U.K. Set to Lead the World in Mobile Payments

Interest among young people is significantly higher than in other countries, a Deloitte report says.

mobile payments

By Michael Moore

British consumers are leading the way when it comes to a positive attitude on using mobile payments, a new study has found.

A survey by Deloitte discovered that 34 percent of 18-34 year olds in the United Kingdom were positive towards using mobile payments, meaning the technology should take off far quicker here than other countries.

The news comes the day before Apple Pay is expected to launch in the United Kingdom and act as the catalyst for a major upswing in the take-up of mobile payment technology.

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The study also found that older Brits are enthusiastic about mobile payments, with one fifth of 55- to 75-year-olds (20 percent) saying they supported using the technology.

"We are reaching an inflection point for NFC-enabled mobile payments in the UK," said Ed Marsden, U.K. lead telecommunications partner at Deloitte.

"We expect that usage of contactless mobile payments could surge, and, within twelve months, paying for a flat white with a phone will become as familiar as contactless card payments."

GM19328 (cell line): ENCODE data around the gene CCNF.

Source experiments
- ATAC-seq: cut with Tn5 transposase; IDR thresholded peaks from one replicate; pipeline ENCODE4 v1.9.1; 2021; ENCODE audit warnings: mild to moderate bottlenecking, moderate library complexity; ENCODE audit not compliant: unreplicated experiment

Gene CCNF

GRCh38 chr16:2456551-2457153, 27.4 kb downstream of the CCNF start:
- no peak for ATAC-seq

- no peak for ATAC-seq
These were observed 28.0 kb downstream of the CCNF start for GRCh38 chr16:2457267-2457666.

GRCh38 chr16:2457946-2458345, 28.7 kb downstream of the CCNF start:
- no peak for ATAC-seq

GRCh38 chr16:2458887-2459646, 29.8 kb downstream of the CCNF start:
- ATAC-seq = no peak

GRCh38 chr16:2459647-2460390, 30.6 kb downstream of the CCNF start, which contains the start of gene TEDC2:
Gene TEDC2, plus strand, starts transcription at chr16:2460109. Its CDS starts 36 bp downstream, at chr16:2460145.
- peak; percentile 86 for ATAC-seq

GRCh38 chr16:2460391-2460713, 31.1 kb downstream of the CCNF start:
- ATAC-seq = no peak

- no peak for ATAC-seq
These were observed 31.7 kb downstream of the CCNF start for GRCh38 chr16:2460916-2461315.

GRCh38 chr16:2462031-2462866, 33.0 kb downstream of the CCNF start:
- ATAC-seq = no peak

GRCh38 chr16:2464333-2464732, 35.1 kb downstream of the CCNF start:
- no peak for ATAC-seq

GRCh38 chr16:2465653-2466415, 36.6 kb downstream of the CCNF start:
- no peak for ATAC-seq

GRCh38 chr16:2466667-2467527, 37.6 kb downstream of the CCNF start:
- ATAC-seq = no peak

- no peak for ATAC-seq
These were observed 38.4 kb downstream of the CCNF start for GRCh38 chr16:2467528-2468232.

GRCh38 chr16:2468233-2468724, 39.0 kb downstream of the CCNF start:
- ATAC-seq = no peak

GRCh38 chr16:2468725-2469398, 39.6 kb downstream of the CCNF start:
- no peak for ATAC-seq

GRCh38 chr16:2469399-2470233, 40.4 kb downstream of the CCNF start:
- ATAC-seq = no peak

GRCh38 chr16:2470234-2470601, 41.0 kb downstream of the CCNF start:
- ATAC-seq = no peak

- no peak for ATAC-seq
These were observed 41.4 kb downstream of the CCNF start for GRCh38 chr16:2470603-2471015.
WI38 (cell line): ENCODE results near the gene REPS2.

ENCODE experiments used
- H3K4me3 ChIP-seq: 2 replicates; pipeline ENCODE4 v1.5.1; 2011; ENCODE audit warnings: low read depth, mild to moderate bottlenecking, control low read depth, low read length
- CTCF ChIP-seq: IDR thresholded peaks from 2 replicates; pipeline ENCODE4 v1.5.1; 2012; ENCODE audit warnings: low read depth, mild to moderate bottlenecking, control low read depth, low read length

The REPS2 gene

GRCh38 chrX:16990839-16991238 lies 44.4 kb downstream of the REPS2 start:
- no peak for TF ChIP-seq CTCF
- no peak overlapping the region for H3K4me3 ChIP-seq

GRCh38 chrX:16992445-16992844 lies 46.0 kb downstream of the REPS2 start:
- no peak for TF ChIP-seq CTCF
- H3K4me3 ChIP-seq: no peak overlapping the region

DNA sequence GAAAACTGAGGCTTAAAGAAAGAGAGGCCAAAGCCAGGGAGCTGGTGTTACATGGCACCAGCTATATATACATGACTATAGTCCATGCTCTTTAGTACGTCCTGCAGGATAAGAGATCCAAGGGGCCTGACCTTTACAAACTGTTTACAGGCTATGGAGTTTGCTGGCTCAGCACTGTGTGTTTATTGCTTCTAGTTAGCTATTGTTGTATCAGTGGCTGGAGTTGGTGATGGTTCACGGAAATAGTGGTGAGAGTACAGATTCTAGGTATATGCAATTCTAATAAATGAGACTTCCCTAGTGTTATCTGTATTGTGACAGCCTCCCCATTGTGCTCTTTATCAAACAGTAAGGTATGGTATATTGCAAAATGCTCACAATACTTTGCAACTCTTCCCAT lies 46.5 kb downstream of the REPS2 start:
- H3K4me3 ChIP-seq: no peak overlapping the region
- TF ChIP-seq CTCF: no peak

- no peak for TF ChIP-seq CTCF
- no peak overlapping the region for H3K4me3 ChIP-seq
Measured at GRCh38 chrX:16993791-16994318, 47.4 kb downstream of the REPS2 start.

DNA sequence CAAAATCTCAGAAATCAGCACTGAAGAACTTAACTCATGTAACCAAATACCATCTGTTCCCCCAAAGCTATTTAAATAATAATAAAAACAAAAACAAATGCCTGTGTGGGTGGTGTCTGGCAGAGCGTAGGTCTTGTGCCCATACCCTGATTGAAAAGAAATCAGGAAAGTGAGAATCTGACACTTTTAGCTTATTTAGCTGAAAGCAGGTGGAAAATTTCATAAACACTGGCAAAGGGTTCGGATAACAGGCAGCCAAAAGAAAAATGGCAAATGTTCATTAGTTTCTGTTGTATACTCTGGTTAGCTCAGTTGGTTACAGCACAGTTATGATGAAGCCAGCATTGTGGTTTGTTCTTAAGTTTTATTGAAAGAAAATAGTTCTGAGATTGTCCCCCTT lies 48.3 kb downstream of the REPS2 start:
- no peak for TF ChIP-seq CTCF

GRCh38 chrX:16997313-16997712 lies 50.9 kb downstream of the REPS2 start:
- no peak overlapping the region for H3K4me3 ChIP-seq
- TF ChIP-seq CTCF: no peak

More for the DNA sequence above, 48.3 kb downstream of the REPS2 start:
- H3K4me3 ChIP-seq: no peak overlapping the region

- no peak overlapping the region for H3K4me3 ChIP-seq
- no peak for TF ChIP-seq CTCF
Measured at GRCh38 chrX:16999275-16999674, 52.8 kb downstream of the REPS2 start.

Unsurprisingly, security was found to the biggest barrier to the adoption of mobile payments, with 42 percent of respondents citing this as a major concern.

However, consumer awareness was also named as a major hurdle with a third of smartphone users citing a lack of understanding around the potential benefits of using mobile payments.

British retailers are now more accustomed to receiving contactless payments, with approximately 250,000 sales terminals currently incorporating contactless readers. The accessibility of sales terminals that have contactless readers, combined with smartphone users' general awareness over contactless technology, will further drive the acceptance of mobile payments in the United Kingdom.

"There is little additional effort required by U.K. consumers to be able to use mobile payments; it is simply a case of activation," Marsden added.